## 6. Comparing Fresnel losses for designs with one and two freeform surfaces

In order to estimate the Fresnel reflection losses of a lens, the mapping of source rays to target points has to be known, as well as a lens geometry as outlined above. In a setup with a single active surface, the first lens surface is chosen as a hemisphere with its center at the location of the point source, as depicted in Fig. 6. Hence, it does not provide any ray deflection and the second surface has to enforce the entire ray mapping. Conversely, the deflection can be distributed among the surfaces if using a setup with two freeform surfaces, also depicted in Fig. 6. For the purpose of this analysis, a ray of light shall be considered a Fresnel loss whenever it is reflected off a surface that is mainly intended to be transmissive.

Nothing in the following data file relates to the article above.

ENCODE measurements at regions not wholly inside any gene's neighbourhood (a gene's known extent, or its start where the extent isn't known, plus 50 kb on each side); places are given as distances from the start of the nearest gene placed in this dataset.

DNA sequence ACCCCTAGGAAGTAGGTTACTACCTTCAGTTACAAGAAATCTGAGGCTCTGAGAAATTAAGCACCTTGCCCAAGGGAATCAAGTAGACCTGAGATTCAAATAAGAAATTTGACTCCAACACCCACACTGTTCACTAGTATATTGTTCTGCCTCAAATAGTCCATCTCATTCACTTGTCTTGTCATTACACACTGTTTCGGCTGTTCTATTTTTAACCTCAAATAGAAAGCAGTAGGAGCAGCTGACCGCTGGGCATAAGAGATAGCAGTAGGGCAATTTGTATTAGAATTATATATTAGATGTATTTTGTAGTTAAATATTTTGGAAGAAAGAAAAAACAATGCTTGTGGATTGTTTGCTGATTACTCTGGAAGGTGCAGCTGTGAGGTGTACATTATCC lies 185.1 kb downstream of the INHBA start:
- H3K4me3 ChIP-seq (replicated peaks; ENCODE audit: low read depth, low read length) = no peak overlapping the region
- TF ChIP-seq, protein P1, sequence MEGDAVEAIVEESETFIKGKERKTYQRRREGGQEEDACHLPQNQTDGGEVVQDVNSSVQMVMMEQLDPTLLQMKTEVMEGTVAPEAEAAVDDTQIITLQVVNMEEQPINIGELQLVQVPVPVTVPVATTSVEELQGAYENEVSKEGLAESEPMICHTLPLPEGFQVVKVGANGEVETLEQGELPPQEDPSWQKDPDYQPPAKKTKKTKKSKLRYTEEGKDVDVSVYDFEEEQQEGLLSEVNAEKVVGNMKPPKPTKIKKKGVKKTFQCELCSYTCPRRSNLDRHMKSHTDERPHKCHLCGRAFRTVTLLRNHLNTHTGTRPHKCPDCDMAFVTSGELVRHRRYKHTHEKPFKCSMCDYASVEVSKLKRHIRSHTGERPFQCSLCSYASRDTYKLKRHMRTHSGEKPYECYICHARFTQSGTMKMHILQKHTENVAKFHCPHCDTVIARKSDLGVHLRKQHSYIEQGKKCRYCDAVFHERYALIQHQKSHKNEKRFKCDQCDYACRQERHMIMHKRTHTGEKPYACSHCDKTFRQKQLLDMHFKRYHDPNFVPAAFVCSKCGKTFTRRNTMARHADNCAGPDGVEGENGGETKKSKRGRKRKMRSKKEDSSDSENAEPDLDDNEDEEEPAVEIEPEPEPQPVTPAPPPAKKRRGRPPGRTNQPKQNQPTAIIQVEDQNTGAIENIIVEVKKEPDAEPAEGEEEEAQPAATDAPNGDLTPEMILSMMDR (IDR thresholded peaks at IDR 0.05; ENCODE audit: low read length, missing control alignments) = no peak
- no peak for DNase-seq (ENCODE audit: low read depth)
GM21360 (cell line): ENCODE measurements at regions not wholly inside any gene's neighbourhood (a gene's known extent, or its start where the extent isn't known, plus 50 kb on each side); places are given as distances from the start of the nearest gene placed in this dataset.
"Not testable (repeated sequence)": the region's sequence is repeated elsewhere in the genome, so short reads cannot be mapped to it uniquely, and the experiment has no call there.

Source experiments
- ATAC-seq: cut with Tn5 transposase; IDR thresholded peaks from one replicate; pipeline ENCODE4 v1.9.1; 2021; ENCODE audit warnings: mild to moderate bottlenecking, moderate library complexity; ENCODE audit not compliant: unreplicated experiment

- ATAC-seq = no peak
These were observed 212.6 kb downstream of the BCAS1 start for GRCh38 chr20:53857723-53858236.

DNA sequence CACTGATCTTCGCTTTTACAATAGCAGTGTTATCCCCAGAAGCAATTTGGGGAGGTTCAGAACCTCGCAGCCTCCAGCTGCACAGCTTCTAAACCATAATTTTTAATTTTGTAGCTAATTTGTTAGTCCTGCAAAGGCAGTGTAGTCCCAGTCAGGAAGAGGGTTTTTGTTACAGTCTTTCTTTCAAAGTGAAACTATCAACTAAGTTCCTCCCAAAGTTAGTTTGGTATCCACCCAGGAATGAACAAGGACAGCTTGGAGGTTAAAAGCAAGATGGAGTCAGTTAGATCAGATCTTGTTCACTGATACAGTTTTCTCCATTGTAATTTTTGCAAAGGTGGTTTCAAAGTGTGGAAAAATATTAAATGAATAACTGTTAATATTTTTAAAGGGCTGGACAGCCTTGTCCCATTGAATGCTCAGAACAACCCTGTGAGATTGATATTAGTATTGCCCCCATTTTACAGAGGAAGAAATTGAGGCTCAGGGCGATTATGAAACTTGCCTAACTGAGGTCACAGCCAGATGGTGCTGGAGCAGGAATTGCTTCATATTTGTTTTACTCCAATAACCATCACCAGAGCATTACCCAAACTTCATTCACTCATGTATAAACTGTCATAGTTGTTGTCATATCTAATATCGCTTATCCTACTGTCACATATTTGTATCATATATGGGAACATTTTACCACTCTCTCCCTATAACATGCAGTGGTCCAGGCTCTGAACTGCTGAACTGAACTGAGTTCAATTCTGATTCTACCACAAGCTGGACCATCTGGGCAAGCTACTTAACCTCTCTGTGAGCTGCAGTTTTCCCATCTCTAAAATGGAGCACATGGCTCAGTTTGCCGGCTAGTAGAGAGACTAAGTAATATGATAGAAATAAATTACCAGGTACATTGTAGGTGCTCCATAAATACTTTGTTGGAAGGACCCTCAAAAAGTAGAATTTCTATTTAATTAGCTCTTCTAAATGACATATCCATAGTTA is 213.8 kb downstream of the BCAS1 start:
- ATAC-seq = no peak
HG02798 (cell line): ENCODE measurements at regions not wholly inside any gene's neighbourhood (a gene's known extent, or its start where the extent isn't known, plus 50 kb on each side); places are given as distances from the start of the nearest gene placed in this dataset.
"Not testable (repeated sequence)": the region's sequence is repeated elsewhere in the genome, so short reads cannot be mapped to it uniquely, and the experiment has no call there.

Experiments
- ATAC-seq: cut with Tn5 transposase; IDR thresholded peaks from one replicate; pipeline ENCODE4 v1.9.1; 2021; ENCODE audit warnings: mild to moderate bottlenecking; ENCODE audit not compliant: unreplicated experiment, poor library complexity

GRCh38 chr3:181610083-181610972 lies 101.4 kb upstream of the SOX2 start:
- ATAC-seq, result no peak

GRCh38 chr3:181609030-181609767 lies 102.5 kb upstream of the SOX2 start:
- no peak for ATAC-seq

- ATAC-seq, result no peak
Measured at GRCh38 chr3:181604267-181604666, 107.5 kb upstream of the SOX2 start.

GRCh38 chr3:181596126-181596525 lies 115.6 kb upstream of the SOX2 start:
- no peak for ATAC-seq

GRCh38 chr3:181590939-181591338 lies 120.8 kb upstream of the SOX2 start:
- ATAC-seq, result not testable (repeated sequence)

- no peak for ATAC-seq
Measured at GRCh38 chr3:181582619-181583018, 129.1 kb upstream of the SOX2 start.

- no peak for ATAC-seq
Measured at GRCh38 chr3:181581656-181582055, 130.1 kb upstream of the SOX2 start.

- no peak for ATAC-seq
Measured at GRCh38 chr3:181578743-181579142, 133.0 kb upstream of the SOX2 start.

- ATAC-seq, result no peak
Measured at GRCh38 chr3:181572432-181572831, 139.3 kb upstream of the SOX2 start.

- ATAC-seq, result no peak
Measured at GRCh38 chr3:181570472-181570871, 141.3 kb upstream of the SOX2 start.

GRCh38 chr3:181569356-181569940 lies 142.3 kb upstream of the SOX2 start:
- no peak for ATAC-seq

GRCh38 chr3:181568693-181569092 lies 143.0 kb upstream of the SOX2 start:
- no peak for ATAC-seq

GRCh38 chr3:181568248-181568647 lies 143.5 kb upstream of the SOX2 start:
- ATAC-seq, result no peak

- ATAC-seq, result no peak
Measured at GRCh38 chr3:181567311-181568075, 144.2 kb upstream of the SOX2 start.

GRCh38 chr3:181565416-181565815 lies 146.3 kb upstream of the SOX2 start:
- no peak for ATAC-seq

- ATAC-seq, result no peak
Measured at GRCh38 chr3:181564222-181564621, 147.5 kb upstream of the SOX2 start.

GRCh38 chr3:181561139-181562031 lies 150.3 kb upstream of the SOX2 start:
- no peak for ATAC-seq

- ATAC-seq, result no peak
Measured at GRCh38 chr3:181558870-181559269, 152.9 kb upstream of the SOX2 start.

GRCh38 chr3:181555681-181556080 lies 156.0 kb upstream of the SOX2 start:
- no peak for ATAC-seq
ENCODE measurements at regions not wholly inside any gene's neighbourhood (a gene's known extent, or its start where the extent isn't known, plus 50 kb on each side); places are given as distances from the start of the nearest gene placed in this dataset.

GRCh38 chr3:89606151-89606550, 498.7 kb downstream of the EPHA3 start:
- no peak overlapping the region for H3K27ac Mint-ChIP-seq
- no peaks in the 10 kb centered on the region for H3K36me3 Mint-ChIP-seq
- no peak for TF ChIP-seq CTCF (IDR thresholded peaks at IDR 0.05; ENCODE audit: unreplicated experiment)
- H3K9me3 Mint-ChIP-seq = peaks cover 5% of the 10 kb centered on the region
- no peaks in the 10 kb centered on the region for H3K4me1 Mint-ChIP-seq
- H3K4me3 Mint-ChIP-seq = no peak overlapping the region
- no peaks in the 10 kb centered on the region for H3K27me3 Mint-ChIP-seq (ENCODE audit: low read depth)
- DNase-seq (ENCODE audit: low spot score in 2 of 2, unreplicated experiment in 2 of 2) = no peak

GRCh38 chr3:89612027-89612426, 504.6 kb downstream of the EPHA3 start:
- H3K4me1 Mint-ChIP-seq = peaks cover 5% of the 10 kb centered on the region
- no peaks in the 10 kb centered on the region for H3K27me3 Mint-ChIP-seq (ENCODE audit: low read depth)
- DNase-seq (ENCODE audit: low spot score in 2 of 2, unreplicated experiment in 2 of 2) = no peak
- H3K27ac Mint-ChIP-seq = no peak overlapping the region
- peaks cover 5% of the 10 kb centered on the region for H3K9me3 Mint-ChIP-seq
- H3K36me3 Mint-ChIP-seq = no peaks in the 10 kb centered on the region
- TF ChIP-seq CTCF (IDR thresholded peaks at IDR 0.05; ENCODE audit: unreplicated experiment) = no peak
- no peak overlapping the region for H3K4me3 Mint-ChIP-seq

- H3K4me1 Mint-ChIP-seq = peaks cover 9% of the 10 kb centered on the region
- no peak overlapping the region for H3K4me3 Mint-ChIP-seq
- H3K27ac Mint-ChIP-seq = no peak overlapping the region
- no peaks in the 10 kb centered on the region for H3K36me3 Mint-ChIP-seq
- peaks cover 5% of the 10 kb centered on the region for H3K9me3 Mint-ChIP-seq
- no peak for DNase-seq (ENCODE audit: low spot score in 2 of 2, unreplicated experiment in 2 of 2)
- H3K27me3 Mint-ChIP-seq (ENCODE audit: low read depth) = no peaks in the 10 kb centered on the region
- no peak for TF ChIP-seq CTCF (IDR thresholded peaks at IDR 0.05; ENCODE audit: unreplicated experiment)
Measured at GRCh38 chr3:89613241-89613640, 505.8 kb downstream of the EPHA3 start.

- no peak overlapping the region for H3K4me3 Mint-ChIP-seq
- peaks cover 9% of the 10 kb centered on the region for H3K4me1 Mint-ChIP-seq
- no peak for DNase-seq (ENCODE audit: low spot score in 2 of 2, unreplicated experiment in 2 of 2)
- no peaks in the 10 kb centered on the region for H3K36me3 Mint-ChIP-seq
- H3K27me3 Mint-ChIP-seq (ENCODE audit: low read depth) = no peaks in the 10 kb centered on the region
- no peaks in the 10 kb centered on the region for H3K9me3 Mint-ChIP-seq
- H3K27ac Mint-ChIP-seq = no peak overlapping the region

In the case of an off-axis wallwasher-like setup as in Fig. 2(b), the surfaces have been computed under the assumption of equal distribution of the deflection angles across the two surfaces. The Fresnel losses are then given as a sum over the reflection losses to all rays which in turn are given by the Fresnel formulae [12]. Figure 7 shows the computed Fresnel losses for systems that employ a single freeform surface and two freeform surfaces, respectively.

The total Fresnel losses of the lens also depend on the angle of source rays that is captured, and high optical efficiency demands high capturing angles. The two-surface system shows almost constant Fresnel losses as a function of the capturing angle. This is due to the fact that with two freeform surfaces, the angles of incidence on each surface do not exceed a certain threshold value beyond which Fresnel reflection increases significantly (cf. Fig. 7(b)). In the present case, the maximum angles of incidence are typically below 30 degrees. This is in strong contrast to the case of a single freeform surface, for which the maximum angles of incidence on the second lens surface come close to the angle of total internal reflection and thus show much higher Fresnel reflection losses.